This is by far the first thing I noticed when I started intermittent fasting. A pimple that might drag on for days or weeks at a time could be shut down with a single day of intermittent fasting. You can literally watch throughout the day as a pissed-off, inflamed pimple slowly simmers down and heals itself.
3. Intermittent Fasting Promotes Better Sleep
“Beauty sleep” isn’t just a cliché – sleep is one of the most important factors outside of diet for clear skin. That’s why it’s no surprise that both sleep deprivation and rates of acne in America are at all-time highs.
- Sleep deprivation leads to higher levels of the “fight-or-flight” hormone called cortisol. Cortisol increases insulin resistance, weakens your digestive system, and makes your skin more acne-prone (R)
- A bad night’s sleep has been shown to increase insulin resistance the next day, further contributing to acne (R)
- Poor sleep leads to poor immune health and increased inflammatory chemicals that can worsen existing pimples (R)
It’s simple – if you’re not sleeping enough, it’s going to be harder to fight acne.
Lucky for us, intermittent fasting is one of the best things you can do to promote healthy sleep.
While things like blue light exposure, exercise, and caffeine have a big effect on your body’s circadian rhythm (the body’s internal “clock”) – it turns out that what and when you eat are also major factors.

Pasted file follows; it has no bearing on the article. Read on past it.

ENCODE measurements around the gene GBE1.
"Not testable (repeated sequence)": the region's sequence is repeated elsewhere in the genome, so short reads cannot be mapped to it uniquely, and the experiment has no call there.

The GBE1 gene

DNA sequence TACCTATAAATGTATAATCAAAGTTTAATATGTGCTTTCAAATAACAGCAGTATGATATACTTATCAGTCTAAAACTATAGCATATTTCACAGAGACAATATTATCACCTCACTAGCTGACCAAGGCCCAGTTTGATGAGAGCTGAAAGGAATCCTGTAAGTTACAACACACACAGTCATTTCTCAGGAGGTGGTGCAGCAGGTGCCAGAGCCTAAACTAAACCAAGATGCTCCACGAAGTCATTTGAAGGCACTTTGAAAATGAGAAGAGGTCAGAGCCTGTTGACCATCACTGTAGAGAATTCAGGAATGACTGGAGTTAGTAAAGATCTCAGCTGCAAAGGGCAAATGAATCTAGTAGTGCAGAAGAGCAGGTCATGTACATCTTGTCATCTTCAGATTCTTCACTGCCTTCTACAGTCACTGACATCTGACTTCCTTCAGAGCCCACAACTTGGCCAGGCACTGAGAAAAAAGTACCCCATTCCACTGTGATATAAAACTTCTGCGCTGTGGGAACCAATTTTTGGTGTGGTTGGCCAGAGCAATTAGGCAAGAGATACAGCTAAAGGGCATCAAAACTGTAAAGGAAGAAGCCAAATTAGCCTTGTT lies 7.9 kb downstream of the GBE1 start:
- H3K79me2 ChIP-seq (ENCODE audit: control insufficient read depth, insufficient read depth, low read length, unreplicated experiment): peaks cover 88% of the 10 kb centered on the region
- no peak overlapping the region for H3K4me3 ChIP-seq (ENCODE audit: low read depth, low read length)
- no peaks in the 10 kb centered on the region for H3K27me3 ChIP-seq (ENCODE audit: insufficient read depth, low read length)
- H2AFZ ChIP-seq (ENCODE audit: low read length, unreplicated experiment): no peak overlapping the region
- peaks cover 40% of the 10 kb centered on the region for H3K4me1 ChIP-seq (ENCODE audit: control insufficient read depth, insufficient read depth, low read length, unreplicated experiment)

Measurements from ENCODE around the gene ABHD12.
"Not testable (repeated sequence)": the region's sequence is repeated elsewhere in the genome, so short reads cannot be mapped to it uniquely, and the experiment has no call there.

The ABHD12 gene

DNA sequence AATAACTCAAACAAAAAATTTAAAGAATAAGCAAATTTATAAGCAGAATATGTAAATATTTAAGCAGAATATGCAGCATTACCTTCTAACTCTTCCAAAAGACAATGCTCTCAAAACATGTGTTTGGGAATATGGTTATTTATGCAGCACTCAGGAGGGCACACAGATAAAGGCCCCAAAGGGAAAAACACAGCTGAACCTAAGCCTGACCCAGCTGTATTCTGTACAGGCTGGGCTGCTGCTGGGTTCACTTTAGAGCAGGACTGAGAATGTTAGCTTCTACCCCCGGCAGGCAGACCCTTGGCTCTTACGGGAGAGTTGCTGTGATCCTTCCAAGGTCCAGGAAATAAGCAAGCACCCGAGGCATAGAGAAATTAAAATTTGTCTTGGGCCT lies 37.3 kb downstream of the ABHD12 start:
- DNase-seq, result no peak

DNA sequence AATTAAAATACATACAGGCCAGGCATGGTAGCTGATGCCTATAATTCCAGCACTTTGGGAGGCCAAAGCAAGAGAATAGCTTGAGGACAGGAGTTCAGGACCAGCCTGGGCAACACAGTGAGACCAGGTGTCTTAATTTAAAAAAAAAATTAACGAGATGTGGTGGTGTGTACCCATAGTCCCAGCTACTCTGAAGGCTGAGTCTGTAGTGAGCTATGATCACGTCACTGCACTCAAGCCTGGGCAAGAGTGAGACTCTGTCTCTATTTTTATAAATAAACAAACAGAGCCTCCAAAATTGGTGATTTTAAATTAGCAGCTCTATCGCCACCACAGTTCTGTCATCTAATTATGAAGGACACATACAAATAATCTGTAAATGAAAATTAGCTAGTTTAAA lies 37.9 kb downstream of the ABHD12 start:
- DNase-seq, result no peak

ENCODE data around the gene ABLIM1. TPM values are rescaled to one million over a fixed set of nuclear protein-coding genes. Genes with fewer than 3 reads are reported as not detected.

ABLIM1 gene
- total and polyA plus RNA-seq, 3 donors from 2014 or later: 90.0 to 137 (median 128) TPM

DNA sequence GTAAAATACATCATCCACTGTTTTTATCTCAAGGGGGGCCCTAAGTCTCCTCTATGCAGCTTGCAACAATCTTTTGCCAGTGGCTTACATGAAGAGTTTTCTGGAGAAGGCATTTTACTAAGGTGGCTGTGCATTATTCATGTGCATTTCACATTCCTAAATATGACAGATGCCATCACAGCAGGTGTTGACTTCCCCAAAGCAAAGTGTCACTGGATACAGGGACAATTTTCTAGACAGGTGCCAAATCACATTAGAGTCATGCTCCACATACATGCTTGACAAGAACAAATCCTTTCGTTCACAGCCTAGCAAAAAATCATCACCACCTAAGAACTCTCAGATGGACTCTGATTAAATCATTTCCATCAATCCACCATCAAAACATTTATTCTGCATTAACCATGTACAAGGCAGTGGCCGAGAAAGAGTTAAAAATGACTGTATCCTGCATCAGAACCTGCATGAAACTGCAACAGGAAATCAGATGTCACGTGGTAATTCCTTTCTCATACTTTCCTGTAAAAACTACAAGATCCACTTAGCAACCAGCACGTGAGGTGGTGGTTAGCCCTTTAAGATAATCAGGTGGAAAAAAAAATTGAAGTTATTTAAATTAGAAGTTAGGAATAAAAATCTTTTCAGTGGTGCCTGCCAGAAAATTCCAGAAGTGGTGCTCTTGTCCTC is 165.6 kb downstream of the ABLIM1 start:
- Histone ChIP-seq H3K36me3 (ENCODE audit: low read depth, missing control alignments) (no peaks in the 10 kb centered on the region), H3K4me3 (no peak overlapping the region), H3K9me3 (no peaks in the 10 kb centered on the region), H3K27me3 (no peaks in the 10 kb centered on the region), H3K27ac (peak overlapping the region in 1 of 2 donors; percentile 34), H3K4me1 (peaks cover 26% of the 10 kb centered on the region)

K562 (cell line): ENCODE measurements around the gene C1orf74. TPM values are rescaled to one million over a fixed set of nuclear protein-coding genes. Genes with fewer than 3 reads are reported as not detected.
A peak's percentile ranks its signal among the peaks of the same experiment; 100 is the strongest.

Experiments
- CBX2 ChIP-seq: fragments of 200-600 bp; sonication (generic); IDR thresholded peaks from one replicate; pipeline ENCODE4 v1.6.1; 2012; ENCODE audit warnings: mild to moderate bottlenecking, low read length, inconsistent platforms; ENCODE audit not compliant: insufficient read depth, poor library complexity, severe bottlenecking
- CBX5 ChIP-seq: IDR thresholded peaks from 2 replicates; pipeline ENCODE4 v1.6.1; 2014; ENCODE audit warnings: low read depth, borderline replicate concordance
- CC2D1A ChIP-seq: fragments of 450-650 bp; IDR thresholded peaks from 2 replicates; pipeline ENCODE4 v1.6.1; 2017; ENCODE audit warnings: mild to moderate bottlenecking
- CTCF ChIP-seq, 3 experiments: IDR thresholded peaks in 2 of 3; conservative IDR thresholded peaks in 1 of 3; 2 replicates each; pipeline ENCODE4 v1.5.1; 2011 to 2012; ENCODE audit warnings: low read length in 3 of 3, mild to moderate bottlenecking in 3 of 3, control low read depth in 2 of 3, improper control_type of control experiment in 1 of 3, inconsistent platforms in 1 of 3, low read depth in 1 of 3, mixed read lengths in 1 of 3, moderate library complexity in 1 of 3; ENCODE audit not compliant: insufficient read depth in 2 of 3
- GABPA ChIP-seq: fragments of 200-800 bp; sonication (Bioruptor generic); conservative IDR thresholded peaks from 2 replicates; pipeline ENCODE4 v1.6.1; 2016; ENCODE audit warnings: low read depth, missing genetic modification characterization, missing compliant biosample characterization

Numerous studies have shown that simply shortening the window of time you eat during the day can promote a healthier circadian rhythm:
- Intermittent fasting enhances the overall effectiveness of circadian rhythm activators (R)
- Decreasing eating time from 15 hours/day to 11 hours/day improved sleep, decreased body weight, and increased energy during the day (R).
- Changing when mice ate, not even what they ate, had a significantly positive effect on sleep (R)
Since I started intermittent fasting I’ve found myself falling asleep considerably faster and staying asleep longer. I wake up a lot more refreshed too, which always helps.
4. Intermittent Fasting Protects You From Free Radicals
You might have heard of free radicals before – pesky little molecules that can cause a lot of stress on the body. Without enough antioxidants to fight them, free radicals can go from cell to cell causing damage – most notably the oxidation of oil on the skin. When oil on the skin becomes oxidized, it can easily clog the pore and make it ripe for infection.
Free radicals can be caused by exposure to air pollution or sunlight, overuse of certain acne cleansers like benzoyl peroxide, and even sugar. They’re everywhere, and if you’re not eating a healthy diet and taking care of your body they can easily cause acne.
Intermittent fasting has been shown to increase oxidative stress resistance (R) and help fight against damage done by free radicals.
The best part? This increased stress resistance promotes anti-aging and longevity too.
5. Intermittent Fasting Leads to Lower Levels of IGF-1
Insulin-like Growth Factor, or IGF-1, is a growth hormone that triggers the production of new cells throughout the body. IGF-1 is great if you’re looking to bulk up and gain muscle mass, but it’s a disaster when it comes to acne.
Just like nearly every hormone in the human body, the key to proper levels of IGF-1 is balance – too much IGF-1 and you can increase your risk for certain cancers and develop acne. Not enough IGF-1 and you can stunt your growth and possibly lower your sex drive.